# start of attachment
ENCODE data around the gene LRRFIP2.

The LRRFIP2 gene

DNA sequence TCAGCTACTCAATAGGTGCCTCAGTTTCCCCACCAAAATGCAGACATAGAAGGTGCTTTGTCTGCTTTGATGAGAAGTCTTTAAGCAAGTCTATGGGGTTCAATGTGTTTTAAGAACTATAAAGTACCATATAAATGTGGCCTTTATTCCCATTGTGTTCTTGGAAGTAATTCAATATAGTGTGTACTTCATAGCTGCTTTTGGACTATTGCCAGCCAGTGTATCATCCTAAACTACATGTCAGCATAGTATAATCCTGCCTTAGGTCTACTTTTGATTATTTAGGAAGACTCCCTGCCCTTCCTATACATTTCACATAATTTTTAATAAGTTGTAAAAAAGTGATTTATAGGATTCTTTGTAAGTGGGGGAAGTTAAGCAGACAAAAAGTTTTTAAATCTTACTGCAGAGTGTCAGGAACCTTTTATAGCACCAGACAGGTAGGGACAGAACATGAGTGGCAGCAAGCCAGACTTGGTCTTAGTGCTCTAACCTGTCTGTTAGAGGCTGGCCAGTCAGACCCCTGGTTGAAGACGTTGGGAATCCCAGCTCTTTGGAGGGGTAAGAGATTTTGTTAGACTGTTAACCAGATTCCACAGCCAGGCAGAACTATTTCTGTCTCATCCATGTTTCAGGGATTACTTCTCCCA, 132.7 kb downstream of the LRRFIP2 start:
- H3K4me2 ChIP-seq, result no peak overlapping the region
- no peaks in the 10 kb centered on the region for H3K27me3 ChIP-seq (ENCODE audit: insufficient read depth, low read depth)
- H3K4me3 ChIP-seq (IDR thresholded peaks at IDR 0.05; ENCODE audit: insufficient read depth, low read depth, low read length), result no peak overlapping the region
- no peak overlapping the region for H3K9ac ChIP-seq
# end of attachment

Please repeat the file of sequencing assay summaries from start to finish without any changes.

ENCODE data around the gene LRRFIP2.

The LRRFIP2 gene

DNA sequence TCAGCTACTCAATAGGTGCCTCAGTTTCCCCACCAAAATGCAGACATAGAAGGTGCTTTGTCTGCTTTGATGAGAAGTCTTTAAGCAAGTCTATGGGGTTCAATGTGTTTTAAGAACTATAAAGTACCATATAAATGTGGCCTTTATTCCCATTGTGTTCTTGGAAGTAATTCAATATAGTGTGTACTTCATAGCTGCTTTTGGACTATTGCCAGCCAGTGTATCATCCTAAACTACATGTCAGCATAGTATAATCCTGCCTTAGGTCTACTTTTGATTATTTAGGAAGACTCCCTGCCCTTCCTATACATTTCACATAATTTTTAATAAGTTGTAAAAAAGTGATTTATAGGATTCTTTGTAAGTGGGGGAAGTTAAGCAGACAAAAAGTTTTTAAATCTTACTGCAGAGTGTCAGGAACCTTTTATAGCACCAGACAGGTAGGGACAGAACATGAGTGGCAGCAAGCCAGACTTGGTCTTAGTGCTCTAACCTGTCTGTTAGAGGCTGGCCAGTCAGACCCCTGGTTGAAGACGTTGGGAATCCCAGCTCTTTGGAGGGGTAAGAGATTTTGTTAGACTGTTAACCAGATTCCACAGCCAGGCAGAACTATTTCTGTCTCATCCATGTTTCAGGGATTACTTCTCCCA, 132.7 kb downstream of the LRRFIP2 start:
- H3K4me2 ChIP-seq, result no peak overlapping the region
- no peaks in the 10 kb centered on the region for H3K27me3 ChIP-seq (ENCODE audit: insufficient read depth, low read depth)
- H3K4me3 ChIP-seq (IDR thresholded peaks at IDR 0.05; ENCODE audit: insufficient read depth, low read depth, low read length), result no peak overlapping the region
- no peak overlapping the region for H3K9ac ChIP-seq